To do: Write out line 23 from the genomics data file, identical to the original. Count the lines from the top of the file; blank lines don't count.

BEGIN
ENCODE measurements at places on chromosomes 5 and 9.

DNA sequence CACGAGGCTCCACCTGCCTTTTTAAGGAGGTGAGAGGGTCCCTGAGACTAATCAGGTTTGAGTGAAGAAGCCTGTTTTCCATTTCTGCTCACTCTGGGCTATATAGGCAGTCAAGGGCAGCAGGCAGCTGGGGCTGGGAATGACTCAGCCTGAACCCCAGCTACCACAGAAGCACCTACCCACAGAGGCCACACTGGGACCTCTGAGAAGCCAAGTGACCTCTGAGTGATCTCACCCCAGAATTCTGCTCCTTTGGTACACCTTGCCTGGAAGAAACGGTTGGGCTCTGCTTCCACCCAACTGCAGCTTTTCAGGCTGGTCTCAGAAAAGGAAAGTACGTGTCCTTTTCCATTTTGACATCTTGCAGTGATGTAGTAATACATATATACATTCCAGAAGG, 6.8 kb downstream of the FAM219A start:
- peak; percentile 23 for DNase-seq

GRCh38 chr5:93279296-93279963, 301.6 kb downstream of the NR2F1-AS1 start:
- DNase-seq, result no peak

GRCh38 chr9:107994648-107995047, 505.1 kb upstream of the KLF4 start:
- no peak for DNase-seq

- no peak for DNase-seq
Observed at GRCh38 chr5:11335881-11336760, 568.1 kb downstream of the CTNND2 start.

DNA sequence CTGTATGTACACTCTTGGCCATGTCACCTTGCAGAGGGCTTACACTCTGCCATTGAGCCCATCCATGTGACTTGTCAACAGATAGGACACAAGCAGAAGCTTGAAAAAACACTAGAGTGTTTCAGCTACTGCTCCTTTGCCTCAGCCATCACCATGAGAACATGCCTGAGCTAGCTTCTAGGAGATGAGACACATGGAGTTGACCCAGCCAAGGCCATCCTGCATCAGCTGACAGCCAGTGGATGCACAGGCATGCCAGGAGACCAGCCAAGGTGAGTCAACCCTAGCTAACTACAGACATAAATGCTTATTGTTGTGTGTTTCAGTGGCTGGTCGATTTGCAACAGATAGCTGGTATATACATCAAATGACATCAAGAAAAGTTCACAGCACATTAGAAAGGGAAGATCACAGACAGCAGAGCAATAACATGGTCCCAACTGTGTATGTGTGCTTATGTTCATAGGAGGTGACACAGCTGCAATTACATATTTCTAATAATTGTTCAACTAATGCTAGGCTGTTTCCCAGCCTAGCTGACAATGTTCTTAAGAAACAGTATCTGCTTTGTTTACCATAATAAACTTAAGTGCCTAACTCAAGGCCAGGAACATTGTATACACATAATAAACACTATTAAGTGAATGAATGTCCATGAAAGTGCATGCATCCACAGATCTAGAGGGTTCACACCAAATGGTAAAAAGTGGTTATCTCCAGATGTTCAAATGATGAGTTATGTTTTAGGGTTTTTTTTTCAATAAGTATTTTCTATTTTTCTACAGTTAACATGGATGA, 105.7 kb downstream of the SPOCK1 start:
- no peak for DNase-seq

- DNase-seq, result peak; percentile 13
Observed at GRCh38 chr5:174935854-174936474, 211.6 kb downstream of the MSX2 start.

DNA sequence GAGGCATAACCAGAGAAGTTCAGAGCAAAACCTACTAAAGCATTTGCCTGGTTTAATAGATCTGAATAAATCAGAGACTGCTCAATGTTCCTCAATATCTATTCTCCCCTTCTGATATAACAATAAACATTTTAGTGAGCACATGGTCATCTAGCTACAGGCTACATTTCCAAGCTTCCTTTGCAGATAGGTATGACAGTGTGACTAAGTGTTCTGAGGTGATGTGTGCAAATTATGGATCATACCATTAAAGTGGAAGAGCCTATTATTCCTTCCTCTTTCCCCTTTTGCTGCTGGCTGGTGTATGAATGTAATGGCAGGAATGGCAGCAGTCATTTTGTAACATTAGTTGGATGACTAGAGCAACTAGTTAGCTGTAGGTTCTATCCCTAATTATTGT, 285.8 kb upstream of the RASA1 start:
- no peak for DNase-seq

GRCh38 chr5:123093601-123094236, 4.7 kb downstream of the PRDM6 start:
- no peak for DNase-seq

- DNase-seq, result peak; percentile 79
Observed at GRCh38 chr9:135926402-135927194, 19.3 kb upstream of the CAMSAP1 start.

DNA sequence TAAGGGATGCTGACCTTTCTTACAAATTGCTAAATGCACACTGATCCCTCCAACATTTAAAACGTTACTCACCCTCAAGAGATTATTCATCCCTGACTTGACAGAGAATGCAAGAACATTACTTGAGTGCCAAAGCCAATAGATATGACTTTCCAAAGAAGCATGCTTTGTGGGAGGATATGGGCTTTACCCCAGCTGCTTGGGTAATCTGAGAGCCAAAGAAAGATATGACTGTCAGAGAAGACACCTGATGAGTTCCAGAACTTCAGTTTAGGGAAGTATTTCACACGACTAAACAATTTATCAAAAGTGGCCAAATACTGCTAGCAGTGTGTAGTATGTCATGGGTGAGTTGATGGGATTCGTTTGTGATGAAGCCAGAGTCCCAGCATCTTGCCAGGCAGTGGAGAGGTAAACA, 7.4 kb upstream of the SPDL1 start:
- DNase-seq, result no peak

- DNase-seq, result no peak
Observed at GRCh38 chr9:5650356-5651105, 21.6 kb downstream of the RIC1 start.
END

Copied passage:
Observed at GRCh38 chr9:5650356-5651105, 21.6 kb downstream of the RIC1 start.